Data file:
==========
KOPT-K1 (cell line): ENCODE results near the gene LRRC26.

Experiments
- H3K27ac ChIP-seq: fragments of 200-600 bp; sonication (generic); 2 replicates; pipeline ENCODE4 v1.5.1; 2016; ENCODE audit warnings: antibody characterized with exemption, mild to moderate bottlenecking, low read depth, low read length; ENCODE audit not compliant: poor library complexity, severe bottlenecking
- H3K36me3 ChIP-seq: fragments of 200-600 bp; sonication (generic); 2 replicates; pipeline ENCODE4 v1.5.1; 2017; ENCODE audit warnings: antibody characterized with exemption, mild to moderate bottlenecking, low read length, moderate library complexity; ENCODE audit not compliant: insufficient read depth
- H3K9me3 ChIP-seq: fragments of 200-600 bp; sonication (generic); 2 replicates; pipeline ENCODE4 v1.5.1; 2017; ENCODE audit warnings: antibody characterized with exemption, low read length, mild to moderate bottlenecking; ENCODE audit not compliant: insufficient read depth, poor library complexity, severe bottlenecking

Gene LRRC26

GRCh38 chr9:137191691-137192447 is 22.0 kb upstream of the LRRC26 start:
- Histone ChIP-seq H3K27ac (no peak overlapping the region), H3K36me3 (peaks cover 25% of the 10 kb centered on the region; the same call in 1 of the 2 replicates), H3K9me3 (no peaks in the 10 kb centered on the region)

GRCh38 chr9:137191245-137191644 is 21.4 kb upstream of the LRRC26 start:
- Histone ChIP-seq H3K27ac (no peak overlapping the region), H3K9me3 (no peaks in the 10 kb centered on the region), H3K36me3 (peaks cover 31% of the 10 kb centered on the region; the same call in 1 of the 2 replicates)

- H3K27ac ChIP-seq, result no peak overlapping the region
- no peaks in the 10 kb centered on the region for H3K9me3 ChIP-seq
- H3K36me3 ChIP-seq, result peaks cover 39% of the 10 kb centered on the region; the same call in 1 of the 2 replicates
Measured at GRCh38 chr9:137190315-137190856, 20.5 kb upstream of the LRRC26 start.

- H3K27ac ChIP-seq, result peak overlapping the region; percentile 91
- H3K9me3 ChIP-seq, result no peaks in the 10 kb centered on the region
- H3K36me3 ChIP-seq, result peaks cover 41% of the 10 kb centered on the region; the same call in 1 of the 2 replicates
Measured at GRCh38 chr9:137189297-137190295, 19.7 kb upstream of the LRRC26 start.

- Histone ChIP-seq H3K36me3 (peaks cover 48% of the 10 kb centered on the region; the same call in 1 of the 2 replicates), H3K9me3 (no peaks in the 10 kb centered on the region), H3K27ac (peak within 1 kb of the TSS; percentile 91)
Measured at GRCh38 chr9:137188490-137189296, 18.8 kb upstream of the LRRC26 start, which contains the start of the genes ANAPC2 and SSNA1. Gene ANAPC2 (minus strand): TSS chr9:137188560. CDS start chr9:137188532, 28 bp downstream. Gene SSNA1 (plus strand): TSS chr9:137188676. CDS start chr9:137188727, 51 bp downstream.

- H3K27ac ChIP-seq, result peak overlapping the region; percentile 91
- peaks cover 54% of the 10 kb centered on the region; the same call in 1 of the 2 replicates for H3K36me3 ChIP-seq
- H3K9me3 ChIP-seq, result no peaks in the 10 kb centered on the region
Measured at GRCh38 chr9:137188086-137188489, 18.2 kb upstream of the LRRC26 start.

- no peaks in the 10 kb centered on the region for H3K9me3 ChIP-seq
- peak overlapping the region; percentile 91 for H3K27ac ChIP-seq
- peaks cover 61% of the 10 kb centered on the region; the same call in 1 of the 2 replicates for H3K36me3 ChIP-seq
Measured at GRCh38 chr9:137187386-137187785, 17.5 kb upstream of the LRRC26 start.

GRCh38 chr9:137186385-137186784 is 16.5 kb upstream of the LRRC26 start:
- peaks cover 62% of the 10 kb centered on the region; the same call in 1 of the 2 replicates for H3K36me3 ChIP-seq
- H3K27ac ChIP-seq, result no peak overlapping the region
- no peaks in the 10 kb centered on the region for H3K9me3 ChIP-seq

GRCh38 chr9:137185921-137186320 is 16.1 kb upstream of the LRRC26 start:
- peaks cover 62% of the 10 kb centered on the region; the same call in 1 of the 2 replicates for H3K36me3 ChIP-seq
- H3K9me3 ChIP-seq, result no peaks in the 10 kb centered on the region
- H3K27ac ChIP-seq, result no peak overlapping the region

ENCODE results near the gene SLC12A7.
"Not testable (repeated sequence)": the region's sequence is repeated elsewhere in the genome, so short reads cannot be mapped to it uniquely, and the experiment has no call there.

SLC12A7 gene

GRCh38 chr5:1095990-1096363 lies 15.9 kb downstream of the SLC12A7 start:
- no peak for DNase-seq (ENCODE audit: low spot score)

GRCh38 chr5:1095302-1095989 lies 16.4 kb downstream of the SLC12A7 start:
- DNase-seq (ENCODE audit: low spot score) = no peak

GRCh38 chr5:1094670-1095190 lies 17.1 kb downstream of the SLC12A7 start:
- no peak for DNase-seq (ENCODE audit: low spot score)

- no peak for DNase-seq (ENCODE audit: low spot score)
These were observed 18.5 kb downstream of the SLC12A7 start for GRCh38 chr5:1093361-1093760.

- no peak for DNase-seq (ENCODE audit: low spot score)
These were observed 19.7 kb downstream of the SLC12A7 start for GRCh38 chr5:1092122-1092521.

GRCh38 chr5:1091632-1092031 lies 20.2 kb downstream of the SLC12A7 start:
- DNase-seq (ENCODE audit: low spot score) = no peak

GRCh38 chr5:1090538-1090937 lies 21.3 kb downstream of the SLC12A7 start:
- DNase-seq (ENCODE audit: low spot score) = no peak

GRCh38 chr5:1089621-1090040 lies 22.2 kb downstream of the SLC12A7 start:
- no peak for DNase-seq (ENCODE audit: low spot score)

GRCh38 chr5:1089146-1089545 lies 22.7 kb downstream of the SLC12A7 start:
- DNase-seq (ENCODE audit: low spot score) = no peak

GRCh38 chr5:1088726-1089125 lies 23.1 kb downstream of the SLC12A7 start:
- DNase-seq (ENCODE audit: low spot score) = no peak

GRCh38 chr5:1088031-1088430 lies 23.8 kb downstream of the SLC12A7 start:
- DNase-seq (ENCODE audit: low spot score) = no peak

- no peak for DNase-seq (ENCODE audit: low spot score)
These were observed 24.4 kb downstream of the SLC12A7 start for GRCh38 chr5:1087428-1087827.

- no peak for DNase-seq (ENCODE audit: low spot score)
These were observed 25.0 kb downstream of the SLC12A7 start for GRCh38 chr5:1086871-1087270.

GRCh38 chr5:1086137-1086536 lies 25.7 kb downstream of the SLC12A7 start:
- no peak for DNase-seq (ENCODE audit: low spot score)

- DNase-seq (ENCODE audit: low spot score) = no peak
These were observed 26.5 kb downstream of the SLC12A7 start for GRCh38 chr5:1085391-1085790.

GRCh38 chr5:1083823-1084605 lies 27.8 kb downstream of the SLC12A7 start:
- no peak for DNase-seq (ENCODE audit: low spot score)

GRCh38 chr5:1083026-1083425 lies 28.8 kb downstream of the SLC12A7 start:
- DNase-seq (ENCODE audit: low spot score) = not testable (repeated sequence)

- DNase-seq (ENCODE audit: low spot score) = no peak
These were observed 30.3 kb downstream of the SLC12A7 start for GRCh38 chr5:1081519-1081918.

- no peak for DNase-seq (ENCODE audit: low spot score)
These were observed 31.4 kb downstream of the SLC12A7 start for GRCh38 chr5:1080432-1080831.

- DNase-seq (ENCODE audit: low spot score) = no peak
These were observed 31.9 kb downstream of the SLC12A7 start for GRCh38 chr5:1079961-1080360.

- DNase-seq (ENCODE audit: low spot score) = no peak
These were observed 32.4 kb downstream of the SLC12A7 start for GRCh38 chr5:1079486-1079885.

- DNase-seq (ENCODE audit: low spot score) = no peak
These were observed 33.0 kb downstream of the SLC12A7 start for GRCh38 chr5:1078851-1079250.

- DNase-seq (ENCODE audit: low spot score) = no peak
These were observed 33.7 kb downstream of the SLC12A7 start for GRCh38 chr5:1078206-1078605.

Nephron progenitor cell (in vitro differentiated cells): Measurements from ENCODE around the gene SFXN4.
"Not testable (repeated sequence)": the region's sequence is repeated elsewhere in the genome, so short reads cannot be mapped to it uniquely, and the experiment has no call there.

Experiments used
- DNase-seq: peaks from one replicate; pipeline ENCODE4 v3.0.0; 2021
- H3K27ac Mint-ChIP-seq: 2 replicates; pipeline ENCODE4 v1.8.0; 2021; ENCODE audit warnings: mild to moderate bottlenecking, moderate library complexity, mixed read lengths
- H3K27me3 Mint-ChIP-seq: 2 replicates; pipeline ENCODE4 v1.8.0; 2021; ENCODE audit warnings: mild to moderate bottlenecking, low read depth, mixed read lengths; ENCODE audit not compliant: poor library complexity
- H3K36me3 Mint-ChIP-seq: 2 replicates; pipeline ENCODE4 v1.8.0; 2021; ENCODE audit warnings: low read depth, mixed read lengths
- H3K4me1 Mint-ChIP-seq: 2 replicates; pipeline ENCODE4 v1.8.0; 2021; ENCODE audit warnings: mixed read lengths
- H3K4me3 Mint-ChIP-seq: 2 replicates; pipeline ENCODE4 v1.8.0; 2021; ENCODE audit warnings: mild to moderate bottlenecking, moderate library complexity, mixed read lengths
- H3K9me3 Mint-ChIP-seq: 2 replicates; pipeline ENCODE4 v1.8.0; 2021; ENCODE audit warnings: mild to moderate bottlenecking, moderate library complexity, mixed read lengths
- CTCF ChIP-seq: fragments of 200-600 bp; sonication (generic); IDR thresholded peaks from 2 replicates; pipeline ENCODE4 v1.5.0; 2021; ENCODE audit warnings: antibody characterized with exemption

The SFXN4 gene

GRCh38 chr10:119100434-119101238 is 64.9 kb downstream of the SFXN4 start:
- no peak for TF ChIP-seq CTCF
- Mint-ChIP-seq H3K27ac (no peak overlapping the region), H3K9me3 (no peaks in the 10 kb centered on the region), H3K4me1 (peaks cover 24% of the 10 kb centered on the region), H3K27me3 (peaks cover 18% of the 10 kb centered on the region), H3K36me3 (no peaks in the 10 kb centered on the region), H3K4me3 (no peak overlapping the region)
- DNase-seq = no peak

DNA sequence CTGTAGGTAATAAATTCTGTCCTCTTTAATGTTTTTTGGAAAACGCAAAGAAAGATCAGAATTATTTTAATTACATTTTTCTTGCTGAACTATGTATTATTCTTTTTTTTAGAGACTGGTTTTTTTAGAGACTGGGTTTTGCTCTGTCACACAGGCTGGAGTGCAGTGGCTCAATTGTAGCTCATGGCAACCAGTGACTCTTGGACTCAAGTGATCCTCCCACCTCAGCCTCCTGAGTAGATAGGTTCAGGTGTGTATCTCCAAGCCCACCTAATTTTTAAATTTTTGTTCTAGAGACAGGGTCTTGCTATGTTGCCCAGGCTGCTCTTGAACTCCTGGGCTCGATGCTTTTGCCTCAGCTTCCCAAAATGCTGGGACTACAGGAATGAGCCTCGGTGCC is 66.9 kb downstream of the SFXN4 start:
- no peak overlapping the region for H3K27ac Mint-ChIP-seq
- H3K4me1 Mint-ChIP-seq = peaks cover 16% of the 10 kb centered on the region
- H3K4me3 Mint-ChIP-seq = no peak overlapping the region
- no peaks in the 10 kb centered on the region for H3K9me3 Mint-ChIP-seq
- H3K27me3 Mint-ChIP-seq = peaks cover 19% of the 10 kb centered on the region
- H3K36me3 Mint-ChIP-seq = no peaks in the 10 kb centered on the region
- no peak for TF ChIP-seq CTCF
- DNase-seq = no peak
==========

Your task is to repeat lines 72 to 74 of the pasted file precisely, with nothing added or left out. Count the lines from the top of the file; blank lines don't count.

GRCh38 chr5:1083026-1083425 lies 28.8 kb downstream of the SLC12A7 start:
- DNase-seq (ENCODE audit: low spot score) = not testable (repeated sequence)

- DNase-seq (ENCODE audit: low spot score) = no peak